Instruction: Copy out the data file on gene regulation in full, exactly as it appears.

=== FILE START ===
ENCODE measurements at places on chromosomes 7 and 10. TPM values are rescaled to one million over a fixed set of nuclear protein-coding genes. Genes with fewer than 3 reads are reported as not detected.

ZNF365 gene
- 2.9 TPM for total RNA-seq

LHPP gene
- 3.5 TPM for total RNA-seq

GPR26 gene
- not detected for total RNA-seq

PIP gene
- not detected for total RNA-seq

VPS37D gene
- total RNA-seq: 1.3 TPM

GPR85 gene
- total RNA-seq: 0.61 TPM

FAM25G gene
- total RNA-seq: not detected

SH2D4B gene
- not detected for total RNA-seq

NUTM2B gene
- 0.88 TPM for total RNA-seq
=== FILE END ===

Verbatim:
ENCODE measurements at places on chromosomes 7 and 10. TPM values are rescaled to one million over a fixed set of nuclear protein-coding genes. Genes with fewer than 3 reads are reported as not detected.

ZNF365 gene
- 2.9 TPM for total RNA-seq

LHPP gene
- 3.5 TPM for total RNA-seq

GPR26 gene
- not detected for total RNA-seq

PIP gene
- not detected for total RNA-seq

VPS37D gene
- total RNA-seq: 1.3 TPM

GPR85 gene
- total RNA-seq: 0.61 TPM

FAM25G gene
- total RNA-seq: not detected

SH2D4B gene
- not detected for total RNA-seq

NUTM2B gene
- 0.88 TPM for total RNA-seq